Los Angeles folk-rock/psych project Coma Girls are preparing to release their new EP, ‘Skyboxer’. The band have released a new single & video, Wedding Roses. ‘Skyboxer’ is out January 29 via Baby Robot Records. Watch the video for Wedding Roses via YouTube below.
Moments into Coma Girls’ self-titled debut album, on the jangly opening anthem Car Alarms, ringleader Chris Spino announces, as if through a megaphone: “And the world… The world is a giant casino.” 5 years later, the L.A. rockers are still making ambitious and colorful music, but reality has settled in. They’re offering ‘Skyboxer’, an extravagant yet complex EP that’s given up gambling and instead chooses to face life head-on.
Coma Girls formed in 2014 in Atlanta, and they’ve since come a long way and travelled through a myriad of sonic (and geographical) territories to get to where they are now. After Spino sold his belongings and moved to L.A. with a backpack full of clothes and a guitar, he was committing himself to music wholly as if in marriage. “Music is always the best therapy for me,” he says, though that’s fairly clear in his songs—the urgency and the vitality are palpable.
Their debut received praise from Immersive for “show[ing] a surprising unity and identity,” and ‘Skyboxer’ takes that to the next level. Featuring an all-star cast of Spino’s friends, the EP watches his ideas manifest through the talent of seven other musicians as well as his own: Spino himself on vocals, guitar & piano; Travis Popichak on drums; Marvin Figueroa on bass; Dan Gee on keys; Adam Laidlaw on guitar; Michika Skyy on backing vocals; and Connor “Catfish” Gallaher, whose talents can be heard on records from The Black Lips, Tim Heidecker & Weyes Blood, and more on pedal steel. Producing, engineering, and mixing is Tomas Dolas (Oh Sees, SASAMI, Mr. Elevator and the Brain Hotel).
“It really turns into a sonic circus,” Spino says of the EP. Though Coma Girls have never subscribed to a specific genre, its heart has always belonged to pop—Spino’s guilty pleasure. It explains the catchy, indulgent atmosphere of their self-titled LP; on ‘Skyboxer’, however, it’s not as evident. “I think this is an effort to bend that a little bit and push it into territory that gets stranger and feels bigger and explores different sounds,” Spino says, and then adds: “but it also retains what Coma Girls has always been about—pop songs.”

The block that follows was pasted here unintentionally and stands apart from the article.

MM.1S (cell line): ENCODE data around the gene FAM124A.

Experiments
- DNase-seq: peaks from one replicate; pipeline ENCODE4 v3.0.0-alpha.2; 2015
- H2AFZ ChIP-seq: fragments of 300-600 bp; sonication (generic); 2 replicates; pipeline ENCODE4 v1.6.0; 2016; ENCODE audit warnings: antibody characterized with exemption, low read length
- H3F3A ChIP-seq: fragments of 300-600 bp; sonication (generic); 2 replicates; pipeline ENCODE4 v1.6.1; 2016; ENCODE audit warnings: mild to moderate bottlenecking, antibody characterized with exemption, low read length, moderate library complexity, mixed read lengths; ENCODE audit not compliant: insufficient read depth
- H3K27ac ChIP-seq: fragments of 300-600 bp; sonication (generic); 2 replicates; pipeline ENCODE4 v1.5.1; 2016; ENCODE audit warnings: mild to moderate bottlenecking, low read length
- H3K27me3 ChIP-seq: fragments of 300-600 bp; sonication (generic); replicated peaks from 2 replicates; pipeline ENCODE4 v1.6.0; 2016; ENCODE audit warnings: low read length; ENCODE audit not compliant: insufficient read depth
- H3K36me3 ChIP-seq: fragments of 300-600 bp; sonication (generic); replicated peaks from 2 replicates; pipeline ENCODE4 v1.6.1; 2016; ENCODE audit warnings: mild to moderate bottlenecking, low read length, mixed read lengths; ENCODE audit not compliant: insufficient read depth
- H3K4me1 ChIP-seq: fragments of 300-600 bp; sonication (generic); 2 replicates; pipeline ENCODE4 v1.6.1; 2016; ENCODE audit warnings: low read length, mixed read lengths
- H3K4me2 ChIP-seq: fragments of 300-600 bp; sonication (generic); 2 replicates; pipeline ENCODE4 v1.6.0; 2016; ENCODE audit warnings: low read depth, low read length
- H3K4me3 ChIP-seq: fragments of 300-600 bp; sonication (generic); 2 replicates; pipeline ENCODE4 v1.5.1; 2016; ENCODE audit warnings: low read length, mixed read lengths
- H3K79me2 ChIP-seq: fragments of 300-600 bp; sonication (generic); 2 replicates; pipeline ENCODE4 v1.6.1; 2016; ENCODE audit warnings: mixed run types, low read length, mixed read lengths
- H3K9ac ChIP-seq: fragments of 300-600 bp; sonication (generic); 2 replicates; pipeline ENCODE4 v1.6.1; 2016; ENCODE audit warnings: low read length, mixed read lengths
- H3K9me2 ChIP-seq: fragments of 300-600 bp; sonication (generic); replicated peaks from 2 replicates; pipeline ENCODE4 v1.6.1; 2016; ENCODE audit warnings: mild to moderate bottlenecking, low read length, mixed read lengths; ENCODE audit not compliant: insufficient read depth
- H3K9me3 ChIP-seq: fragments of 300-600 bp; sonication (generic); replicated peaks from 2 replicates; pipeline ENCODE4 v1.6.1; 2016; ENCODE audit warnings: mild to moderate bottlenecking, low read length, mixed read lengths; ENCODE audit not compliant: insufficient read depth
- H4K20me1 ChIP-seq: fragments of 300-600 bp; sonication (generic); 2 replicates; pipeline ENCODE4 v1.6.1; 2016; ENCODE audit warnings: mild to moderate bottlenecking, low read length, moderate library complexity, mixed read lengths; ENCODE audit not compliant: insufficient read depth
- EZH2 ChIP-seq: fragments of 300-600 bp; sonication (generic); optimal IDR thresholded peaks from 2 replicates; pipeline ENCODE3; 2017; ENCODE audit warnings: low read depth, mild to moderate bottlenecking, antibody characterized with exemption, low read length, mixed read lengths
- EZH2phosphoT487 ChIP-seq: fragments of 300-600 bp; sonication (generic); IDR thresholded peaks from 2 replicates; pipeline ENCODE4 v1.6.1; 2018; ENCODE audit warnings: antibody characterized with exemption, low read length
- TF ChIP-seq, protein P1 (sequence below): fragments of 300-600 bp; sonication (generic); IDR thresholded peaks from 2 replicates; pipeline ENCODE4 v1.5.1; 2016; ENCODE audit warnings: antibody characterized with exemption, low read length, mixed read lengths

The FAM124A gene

The country twang comes through in songs like Pasadena and Wedding Roses. Spino’s love for folk spans all the way from Bob Dylan to Conor Oberst, and these wistful ballads reflect the melancholic nature of the genre as the lyrics reckon with the complications of being human. “I had a lot of depression sink in,” Spino says about his time spent travelling back and forth between his new home in L.A. and his family in Georgia during the making of this EP. There were funerals, heart attacks, old lovers, unsettled issues—a whirlwind of serious shit that transformed Coma Girls from a carefree party into an introspective journey. The songs are still striking—and when Spino describes them, he can’t stop using the adjective “big”—because the emotions are colossal, and the energy intense.
With his orchestra of friends, Spino was not alone in his musical ruminations. “We were able to explore each song differently,” he says, “but give it a common thread as well.” This collective way of creating yields a diverse, powerful piece of art that anyone can listen to or relate to. “It’s supposed to take you places,” he says. “It’s more like a form of escapism.” ‘Skyboxer’ offers nearly 17 minutes of a safe hideaway from reality, where the listener can drift through a new, all-encompassing world. The upside to the national lockdown is that it’s forced everyone into a meditative state, which Spino appreciates greatly. With clean time and therapy, he became more articulate and ready to create than ever. “It’s not conducive to my creativity to be up until the sun comes up every day,” he explains. “I’ve done more in the past six months than I have in the past five years. I’ve been insanely productive.” After this EP, there’s a lot more to come from Coma Girls.